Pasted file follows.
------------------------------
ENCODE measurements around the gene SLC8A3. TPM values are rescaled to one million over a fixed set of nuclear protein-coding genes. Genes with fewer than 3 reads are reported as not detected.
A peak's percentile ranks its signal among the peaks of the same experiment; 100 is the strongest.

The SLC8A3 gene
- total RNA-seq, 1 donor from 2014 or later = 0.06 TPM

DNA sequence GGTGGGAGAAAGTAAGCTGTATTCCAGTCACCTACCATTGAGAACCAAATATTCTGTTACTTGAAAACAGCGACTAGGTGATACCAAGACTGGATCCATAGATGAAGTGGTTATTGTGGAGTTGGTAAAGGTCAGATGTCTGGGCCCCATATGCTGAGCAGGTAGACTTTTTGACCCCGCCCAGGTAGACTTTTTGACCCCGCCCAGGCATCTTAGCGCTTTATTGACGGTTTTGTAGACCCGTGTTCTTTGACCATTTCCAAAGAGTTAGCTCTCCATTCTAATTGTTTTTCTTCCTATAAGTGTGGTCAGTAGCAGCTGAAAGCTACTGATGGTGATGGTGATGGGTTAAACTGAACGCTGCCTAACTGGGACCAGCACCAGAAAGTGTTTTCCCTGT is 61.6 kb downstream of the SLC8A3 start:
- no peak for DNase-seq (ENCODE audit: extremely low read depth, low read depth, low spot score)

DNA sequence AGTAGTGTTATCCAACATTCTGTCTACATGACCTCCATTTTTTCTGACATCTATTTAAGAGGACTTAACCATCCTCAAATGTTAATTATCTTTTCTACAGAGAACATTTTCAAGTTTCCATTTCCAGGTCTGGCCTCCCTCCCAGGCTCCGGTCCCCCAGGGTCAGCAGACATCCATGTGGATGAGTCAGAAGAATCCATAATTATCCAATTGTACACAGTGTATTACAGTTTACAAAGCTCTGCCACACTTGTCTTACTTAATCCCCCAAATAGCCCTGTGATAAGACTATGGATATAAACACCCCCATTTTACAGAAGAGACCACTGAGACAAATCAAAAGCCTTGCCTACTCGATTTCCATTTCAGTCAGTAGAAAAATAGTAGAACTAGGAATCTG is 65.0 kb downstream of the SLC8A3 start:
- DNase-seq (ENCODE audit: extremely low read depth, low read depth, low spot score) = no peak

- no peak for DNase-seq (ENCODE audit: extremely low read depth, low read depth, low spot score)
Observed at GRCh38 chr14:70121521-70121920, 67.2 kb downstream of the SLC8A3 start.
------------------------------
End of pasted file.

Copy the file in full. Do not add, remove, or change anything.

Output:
ENCODE measurements around the gene SLC8A3. TPM values are rescaled to one million over a fixed set of nuclear protein-coding genes. Genes with fewer than 3 reads are reported as not detected.
A peak's percentile ranks its signal among the peaks of the same experiment; 100 is the strongest.

The SLC8A3 gene
- total RNA-seq, 1 donor from 2014 or later = 0.06 TPM

DNA sequence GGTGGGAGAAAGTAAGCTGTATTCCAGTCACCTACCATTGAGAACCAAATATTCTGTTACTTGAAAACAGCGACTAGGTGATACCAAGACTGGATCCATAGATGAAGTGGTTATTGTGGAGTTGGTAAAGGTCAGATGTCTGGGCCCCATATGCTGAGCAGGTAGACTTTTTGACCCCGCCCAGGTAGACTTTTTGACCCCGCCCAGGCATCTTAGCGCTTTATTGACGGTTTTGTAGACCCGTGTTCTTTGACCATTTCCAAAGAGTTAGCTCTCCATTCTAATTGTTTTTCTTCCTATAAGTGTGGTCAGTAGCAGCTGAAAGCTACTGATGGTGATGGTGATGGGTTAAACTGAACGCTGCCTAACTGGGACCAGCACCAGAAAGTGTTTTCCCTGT is 61.6 kb downstream of the SLC8A3 start:
- no peak for DNase-seq (ENCODE audit: extremely low read depth, low read depth, low spot score)

DNA sequence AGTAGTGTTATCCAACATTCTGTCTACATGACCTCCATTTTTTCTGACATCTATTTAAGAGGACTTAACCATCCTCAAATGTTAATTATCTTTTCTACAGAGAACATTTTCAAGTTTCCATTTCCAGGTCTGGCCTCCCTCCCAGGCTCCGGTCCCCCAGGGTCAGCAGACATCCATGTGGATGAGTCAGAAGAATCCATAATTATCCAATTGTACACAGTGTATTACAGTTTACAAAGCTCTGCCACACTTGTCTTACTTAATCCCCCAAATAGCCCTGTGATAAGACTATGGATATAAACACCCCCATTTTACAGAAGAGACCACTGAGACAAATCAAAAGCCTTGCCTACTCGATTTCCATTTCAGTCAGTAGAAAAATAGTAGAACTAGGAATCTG is 65.0 kb downstream of the SLC8A3 start:
- DNase-seq (ENCODE audit: extremely low read depth, low read depth, low spot score) = no peak

- no peak for DNase-seq (ENCODE audit: extremely low read depth, low read depth, low spot score)
Observed at GRCh38 chr14:70121521-70121920, 67.2 kb downstream of the SLC8A3 start.